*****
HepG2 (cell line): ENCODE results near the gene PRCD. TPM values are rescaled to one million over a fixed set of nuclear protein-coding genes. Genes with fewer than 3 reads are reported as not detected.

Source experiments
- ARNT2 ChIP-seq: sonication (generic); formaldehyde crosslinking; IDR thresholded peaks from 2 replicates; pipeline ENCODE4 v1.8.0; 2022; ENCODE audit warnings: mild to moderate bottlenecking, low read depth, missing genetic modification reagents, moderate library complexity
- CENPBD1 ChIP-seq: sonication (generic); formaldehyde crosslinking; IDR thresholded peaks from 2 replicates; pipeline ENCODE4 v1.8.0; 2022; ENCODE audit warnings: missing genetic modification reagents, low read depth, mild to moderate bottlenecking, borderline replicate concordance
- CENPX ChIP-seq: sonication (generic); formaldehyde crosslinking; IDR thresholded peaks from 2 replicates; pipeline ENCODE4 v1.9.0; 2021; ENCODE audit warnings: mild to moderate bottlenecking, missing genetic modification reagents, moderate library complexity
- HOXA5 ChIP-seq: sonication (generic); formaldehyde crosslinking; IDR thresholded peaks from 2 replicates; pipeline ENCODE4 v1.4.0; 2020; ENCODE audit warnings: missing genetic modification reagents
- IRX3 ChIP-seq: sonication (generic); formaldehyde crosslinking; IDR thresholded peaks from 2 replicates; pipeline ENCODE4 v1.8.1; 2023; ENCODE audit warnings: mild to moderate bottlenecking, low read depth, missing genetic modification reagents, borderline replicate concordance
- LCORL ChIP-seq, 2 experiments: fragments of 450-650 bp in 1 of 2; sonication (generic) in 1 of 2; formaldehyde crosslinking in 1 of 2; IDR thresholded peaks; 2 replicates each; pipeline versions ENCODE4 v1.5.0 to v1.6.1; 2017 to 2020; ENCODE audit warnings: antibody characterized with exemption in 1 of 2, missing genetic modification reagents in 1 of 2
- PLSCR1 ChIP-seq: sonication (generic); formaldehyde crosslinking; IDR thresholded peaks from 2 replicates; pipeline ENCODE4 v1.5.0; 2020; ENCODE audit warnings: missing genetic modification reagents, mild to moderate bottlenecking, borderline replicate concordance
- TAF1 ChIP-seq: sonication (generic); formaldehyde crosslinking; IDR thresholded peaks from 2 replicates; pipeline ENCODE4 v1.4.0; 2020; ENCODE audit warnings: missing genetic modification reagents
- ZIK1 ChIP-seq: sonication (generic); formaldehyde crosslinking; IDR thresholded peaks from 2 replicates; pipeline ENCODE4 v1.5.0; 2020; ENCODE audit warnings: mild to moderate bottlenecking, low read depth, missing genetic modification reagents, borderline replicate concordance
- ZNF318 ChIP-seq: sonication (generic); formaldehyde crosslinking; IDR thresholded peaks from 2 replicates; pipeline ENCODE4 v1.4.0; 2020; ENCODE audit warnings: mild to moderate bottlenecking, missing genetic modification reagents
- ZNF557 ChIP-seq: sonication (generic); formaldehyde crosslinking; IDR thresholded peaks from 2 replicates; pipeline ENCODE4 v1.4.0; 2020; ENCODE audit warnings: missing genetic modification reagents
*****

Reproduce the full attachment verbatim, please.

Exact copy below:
HepG2 (cell line): ENCODE results near the gene PRCD. TPM values are rescaled to one million over a fixed set of nuclear protein-coding genes. Genes with fewer than 3 reads are reported as not detected.

Source experiments
- ARNT2 ChIP-seq: sonication (generic); formaldehyde crosslinking; IDR thresholded peaks from 2 replicates; pipeline ENCODE4 v1.8.0; 2022; ENCODE audit warnings: mild to moderate bottlenecking, low read depth, missing genetic modification reagents, moderate library complexity
- CENPBD1 ChIP-seq: sonication (generic); formaldehyde crosslinking; IDR thresholded peaks from 2 replicates; pipeline ENCODE4 v1.8.0; 2022; ENCODE audit warnings: missing genetic modification reagents, low read depth, mild to moderate bottlenecking, borderline replicate concordance
- CENPX ChIP-seq: sonication (generic); formaldehyde crosslinking; IDR thresholded peaks from 2 replicates; pipeline ENCODE4 v1.9.0; 2021; ENCODE audit warnings: mild to moderate bottlenecking, missing genetic modification reagents, moderate library complexity
- HOXA5 ChIP-seq: sonication (generic); formaldehyde crosslinking; IDR thresholded peaks from 2 replicates; pipeline ENCODE4 v1.4.0; 2020; ENCODE audit warnings: missing genetic modification reagents
- IRX3 ChIP-seq: sonication (generic); formaldehyde crosslinking; IDR thresholded peaks from 2 replicates; pipeline ENCODE4 v1.8.1; 2023; ENCODE audit warnings: mild to moderate bottlenecking, low read depth, missing genetic modification reagents, borderline replicate concordance
- LCORL ChIP-seq, 2 experiments: fragments of 450-650 bp in 1 of 2; sonication (generic) in 1 of 2; formaldehyde crosslinking in 1 of 2; IDR thresholded peaks; 2 replicates each; pipeline versions ENCODE4 v1.5.0 to v1.6.1; 2017 to 2020; ENCODE audit warnings: antibody characterized with exemption in 1 of 2, missing genetic modification reagents in 1 of 2
- PLSCR1 ChIP-seq: sonication (generic); formaldehyde crosslinking; IDR thresholded peaks from 2 replicates; pipeline ENCODE4 v1.5.0; 2020; ENCODE audit warnings: missing genetic modification reagents, mild to moderate bottlenecking, borderline replicate concordance
- TAF1 ChIP-seq: sonication (generic); formaldehyde crosslinking; IDR thresholded peaks from 2 replicates; pipeline ENCODE4 v1.4.0; 2020; ENCODE audit warnings: missing genetic modification reagents
- ZIK1 ChIP-seq: sonication (generic); formaldehyde crosslinking; IDR thresholded peaks from 2 replicates; pipeline ENCODE4 v1.5.0; 2020; ENCODE audit warnings: mild to moderate bottlenecking, low read depth, missing genetic modification reagents, borderline replicate concordance
- ZNF318 ChIP-seq: sonication (generic); formaldehyde crosslinking; IDR thresholded peaks from 2 replicates; pipeline ENCODE4 v1.4.0; 2020; ENCODE audit warnings: mild to moderate bottlenecking, missing genetic modification reagents
- ZNF557 ChIP-seq: sonication (generic); formaldehyde crosslinking; IDR thresholded peaks from 2 replicates; pipeline ENCODE4 v1.4.0; 2020; ENCODE audit warnings: missing genetic modification reagents